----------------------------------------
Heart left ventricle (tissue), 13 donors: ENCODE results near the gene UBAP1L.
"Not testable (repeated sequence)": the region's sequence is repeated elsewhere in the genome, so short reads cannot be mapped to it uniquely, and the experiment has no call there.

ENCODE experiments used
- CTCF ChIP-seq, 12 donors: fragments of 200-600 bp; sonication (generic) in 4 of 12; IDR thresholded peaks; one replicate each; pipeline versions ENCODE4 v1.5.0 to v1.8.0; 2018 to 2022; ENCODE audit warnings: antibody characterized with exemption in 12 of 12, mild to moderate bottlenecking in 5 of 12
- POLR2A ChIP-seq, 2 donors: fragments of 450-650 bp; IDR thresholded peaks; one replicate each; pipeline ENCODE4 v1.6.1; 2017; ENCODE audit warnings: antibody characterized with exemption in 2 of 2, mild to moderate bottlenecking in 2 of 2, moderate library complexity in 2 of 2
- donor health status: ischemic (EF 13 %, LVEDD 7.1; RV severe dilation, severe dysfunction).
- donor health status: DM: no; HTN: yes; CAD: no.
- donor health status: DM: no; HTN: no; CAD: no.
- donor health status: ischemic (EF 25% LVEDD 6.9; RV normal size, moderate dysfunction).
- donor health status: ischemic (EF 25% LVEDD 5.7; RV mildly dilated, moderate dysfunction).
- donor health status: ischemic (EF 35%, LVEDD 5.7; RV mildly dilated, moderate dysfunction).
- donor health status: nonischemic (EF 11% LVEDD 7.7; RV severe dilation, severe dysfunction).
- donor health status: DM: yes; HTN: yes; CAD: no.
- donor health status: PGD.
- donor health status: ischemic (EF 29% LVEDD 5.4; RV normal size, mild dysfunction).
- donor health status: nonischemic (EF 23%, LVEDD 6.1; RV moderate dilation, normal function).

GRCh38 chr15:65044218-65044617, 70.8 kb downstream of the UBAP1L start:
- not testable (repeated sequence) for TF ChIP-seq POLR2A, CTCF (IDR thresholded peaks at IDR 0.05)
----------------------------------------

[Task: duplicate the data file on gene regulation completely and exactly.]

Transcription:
Heart left ventricle (tissue), 13 donors: ENCODE results near the gene UBAP1L.
"Not testable (repeated sequence)": the region's sequence is repeated elsewhere in the genome, so short reads cannot be mapped to it uniquely, and the experiment has no call there.

ENCODE experiments used
- CTCF ChIP-seq, 12 donors: fragments of 200-600 bp; sonication (generic) in 4 of 12; IDR thresholded peaks; one replicate each; pipeline versions ENCODE4 v1.5.0 to v1.8.0; 2018 to 2022; ENCODE audit warnings: antibody characterized with exemption in 12 of 12, mild to moderate bottlenecking in 5 of 12
- POLR2A ChIP-seq, 2 donors: fragments of 450-650 bp; IDR thresholded peaks; one replicate each; pipeline ENCODE4 v1.6.1; 2017; ENCODE audit warnings: antibody characterized with exemption in 2 of 2, mild to moderate bottlenecking in 2 of 2, moderate library complexity in 2 of 2
- donor health status: ischemic (EF 13 %, LVEDD 7.1; RV severe dilation, severe dysfunction).
- donor health status: DM: no; HTN: yes; CAD: no.
- donor health status: DM: no; HTN: no; CAD: no.
- donor health status: ischemic (EF 25% LVEDD 6.9; RV normal size, moderate dysfunction).
- donor health status: ischemic (EF 25% LVEDD 5.7; RV mildly dilated, moderate dysfunction).
- donor health status: ischemic (EF 35%, LVEDD 5.7; RV mildly dilated, moderate dysfunction).
- donor health status: nonischemic (EF 11% LVEDD 7.7; RV severe dilation, severe dysfunction).
- donor health status: DM: yes; HTN: yes; CAD: no.
- donor health status: PGD.
- donor health status: ischemic (EF 29% LVEDD 5.4; RV normal size, mild dysfunction).
- donor health status: nonischemic (EF 23%, LVEDD 6.1; RV moderate dilation, normal function).

GRCh38 chr15:65044218-65044617, 70.8 kb downstream of the UBAP1L start:
- not testable (repeated sequence) for TF ChIP-seq POLR2A, CTCF (IDR thresholded peaks at IDR 0.05)